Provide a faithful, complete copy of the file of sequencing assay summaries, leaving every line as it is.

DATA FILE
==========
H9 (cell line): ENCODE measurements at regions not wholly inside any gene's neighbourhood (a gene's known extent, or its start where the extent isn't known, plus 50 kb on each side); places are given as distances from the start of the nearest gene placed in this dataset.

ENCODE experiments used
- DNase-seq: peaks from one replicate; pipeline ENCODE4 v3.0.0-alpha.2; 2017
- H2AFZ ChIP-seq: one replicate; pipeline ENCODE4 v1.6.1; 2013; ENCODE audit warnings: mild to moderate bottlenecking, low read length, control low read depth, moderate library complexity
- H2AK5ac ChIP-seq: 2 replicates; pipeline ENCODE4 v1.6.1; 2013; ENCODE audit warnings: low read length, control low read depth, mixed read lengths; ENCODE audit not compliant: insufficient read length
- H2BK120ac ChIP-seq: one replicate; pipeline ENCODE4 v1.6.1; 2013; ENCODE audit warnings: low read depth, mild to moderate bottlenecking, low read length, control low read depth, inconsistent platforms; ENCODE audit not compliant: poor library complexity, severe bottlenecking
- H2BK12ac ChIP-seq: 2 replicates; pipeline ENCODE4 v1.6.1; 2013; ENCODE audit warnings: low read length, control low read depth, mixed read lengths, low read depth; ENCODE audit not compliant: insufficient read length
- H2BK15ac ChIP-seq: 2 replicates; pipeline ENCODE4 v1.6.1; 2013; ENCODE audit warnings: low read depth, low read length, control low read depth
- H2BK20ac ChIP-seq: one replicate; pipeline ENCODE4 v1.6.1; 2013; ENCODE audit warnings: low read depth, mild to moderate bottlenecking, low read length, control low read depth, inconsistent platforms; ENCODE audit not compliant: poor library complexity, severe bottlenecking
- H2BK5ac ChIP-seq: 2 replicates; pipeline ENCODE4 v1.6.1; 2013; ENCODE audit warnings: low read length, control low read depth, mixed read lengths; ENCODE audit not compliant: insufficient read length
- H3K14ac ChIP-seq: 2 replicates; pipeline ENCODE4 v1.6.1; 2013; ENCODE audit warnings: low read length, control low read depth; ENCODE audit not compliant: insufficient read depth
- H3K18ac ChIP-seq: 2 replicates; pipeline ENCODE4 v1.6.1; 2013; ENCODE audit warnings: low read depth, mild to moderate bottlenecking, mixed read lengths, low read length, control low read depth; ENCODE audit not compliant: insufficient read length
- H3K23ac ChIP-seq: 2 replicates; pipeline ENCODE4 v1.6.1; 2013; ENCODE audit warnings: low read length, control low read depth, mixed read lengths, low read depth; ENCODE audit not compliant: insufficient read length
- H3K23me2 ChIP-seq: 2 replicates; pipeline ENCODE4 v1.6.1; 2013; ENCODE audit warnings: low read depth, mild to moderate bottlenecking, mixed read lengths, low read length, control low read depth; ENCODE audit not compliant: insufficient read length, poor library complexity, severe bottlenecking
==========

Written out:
H9 (cell line): ENCODE measurements at regions not wholly inside any gene's neighbourhood (a gene's known extent, or its start where the extent isn't known, plus 50 kb on each side); places are given as distances from the start of the nearest gene placed in this dataset.

ENCODE experiments used
- DNase-seq: peaks from one replicate; pipeline ENCODE4 v3.0.0-alpha.2; 2017
- H2AFZ ChIP-seq: one replicate; pipeline ENCODE4 v1.6.1; 2013; ENCODE audit warnings: mild to moderate bottlenecking, low read length, control low read depth, moderate library complexity
- H2AK5ac ChIP-seq: 2 replicates; pipeline ENCODE4 v1.6.1; 2013; ENCODE audit warnings: low read length, control low read depth, mixed read lengths; ENCODE audit not compliant: insufficient read length
- H2BK120ac ChIP-seq: one replicate; pipeline ENCODE4 v1.6.1; 2013; ENCODE audit warnings: low read depth, mild to moderate bottlenecking, low read length, control low read depth, inconsistent platforms; ENCODE audit not compliant: poor library complexity, severe bottlenecking
- H2BK12ac ChIP-seq: 2 replicates; pipeline ENCODE4 v1.6.1; 2013; ENCODE audit warnings: low read length, control low read depth, mixed read lengths, low read depth; ENCODE audit not compliant: insufficient read length
- H2BK15ac ChIP-seq: 2 replicates; pipeline ENCODE4 v1.6.1; 2013; ENCODE audit warnings: low read depth, low read length, control low read depth
- H2BK20ac ChIP-seq: one replicate; pipeline ENCODE4 v1.6.1; 2013; ENCODE audit warnings: low read depth, mild to moderate bottlenecking, low read length, control low read depth, inconsistent platforms; ENCODE audit not compliant: poor library complexity, severe bottlenecking
- H2BK5ac ChIP-seq: 2 replicates; pipeline ENCODE4 v1.6.1; 2013; ENCODE audit warnings: low read length, control low read depth, mixed read lengths; ENCODE audit not compliant: insufficient read length
- H3K14ac ChIP-seq: 2 replicates; pipeline ENCODE4 v1.6.1; 2013; ENCODE audit warnings: low read length, control low read depth; ENCODE audit not compliant: insufficient read depth
- H3K18ac ChIP-seq: 2 replicates; pipeline ENCODE4 v1.6.1; 2013; ENCODE audit warnings: low read depth, mild to moderate bottlenecking, mixed read lengths, low read length, control low read depth; ENCODE audit not compliant: insufficient read length
- H3K23ac ChIP-seq: 2 replicates; pipeline ENCODE4 v1.6.1; 2013; ENCODE audit warnings: low read length, control low read depth, mixed read lengths, low read depth; ENCODE audit not compliant: insufficient read length
- H3K23me2 ChIP-seq: 2 replicates; pipeline ENCODE4 v1.6.1; 2013; ENCODE audit warnings: low read depth, mild to moderate bottlenecking, mixed read lengths, low read length, control low read depth; ENCODE audit not compliant: insufficient read length, poor library complexity, severe bottlenecking